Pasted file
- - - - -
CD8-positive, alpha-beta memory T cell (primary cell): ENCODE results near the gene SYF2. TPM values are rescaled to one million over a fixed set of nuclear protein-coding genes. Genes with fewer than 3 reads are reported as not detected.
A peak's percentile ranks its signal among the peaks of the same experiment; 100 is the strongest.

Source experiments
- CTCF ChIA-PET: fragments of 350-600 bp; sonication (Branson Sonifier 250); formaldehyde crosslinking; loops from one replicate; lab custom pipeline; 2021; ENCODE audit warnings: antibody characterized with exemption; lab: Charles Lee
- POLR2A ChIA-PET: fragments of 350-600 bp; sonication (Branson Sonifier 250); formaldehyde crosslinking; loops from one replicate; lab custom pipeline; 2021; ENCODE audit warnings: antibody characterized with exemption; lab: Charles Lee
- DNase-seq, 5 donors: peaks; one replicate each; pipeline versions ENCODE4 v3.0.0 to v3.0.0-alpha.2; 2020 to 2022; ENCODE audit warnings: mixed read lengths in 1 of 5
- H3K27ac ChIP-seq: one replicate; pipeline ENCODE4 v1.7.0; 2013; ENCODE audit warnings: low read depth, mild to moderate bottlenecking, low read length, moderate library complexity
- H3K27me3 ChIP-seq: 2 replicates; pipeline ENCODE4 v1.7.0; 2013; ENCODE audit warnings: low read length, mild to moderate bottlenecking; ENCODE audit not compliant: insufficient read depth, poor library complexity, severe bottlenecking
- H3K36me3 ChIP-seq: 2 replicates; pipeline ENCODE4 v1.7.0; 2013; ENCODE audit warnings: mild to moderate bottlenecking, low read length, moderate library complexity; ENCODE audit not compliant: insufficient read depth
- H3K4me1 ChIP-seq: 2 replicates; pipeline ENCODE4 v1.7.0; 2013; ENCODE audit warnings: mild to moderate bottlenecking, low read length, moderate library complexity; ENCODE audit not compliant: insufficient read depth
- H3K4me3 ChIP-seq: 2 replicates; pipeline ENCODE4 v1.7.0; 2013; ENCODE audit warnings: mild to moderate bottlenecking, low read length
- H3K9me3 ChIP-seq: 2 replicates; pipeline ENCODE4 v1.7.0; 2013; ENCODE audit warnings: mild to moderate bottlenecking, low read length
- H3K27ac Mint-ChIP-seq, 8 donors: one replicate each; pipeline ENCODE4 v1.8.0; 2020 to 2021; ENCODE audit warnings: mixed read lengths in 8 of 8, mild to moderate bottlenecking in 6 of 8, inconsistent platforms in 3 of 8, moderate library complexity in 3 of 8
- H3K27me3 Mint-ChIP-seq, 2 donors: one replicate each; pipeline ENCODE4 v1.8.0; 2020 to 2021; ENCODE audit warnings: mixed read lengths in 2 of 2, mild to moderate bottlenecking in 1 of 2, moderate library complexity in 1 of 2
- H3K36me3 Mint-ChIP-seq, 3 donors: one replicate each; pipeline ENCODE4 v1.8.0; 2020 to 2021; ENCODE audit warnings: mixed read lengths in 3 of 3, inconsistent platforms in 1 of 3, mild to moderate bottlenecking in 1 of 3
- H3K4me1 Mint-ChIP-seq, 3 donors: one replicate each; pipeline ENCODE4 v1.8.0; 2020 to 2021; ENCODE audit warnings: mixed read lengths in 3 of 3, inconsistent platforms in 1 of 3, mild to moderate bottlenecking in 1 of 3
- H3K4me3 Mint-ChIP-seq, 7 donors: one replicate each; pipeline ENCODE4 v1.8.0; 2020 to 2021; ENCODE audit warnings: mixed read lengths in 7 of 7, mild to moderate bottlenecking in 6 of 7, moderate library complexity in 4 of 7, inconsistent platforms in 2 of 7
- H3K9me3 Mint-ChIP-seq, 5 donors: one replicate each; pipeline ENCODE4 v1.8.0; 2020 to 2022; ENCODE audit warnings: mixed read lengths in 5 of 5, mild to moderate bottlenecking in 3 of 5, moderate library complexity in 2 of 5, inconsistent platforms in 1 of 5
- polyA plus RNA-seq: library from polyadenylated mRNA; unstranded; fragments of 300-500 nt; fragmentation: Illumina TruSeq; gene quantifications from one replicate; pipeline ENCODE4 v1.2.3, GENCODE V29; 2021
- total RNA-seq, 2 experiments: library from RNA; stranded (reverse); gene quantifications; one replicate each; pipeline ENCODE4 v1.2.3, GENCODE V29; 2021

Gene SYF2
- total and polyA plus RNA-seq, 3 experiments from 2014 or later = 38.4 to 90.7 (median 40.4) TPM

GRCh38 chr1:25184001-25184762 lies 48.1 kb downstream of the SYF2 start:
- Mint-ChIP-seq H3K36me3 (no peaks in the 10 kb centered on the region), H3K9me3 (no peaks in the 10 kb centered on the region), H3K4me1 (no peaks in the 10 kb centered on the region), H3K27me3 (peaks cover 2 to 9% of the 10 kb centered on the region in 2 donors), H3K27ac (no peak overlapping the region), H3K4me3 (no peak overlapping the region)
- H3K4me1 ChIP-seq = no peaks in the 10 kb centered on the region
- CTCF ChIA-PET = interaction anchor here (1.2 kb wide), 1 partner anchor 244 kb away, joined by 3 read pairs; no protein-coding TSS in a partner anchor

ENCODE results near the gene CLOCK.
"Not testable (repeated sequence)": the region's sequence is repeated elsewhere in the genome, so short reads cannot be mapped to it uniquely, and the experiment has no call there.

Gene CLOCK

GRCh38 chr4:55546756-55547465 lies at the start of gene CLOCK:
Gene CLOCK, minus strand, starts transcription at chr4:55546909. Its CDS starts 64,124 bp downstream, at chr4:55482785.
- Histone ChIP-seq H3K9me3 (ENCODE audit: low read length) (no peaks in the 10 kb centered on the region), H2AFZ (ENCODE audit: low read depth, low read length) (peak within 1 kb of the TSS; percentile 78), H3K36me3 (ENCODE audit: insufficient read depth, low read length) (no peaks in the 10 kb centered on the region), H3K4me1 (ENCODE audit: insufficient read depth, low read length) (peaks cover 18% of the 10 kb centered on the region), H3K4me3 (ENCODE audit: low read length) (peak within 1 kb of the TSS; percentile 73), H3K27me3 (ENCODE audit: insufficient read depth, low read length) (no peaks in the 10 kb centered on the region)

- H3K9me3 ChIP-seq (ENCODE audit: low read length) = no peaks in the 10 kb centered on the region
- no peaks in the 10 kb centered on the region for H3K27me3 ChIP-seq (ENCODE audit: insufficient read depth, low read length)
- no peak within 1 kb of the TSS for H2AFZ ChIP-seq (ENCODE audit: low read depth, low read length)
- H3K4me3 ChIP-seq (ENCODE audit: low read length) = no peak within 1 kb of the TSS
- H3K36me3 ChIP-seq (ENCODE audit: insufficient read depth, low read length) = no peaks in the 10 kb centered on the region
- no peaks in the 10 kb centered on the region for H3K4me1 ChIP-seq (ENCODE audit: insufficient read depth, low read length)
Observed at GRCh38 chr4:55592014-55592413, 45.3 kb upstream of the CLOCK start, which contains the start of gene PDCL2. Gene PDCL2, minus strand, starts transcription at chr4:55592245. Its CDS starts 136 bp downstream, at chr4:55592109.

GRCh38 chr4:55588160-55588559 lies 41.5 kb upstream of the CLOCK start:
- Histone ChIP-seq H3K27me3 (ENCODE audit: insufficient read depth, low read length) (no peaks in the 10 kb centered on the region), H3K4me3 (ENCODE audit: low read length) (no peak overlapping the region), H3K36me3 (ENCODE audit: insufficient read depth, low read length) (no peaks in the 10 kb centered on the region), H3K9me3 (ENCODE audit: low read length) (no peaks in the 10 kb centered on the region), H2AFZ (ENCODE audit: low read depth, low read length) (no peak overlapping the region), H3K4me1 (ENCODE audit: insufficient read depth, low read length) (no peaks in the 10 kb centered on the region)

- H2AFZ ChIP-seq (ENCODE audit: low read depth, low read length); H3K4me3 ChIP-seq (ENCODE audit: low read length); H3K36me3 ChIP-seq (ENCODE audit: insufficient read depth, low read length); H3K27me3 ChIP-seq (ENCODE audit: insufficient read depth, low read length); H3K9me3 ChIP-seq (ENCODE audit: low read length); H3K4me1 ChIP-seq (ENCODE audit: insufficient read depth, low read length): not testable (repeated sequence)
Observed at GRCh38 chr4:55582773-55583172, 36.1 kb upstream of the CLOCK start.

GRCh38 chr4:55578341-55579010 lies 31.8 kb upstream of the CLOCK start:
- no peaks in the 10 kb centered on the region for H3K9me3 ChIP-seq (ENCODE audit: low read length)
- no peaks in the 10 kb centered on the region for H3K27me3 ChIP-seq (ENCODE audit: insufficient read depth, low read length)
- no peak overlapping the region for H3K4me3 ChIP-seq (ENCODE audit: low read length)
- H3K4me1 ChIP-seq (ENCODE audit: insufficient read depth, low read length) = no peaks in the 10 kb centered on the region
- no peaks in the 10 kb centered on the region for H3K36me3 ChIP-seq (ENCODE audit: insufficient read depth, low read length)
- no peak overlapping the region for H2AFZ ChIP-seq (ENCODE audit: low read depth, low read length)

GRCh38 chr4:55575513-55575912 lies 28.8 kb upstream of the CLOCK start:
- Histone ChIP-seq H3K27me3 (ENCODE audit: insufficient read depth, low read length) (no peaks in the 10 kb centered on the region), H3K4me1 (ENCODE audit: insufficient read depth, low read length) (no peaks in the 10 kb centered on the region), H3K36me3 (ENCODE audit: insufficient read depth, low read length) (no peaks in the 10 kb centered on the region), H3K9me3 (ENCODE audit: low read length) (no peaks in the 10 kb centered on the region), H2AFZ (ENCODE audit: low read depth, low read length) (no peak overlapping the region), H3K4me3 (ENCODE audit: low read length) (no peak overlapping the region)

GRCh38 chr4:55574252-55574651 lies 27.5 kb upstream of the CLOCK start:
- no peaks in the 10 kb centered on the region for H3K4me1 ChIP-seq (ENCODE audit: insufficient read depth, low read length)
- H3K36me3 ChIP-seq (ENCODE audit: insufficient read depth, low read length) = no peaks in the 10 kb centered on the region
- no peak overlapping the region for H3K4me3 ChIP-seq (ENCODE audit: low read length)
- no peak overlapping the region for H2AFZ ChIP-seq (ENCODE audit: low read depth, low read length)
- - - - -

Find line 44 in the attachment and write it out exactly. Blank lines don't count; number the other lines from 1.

GRCh38 chr4:55578341-55579010 lies 31.8 kb upstream of the CLOCK start: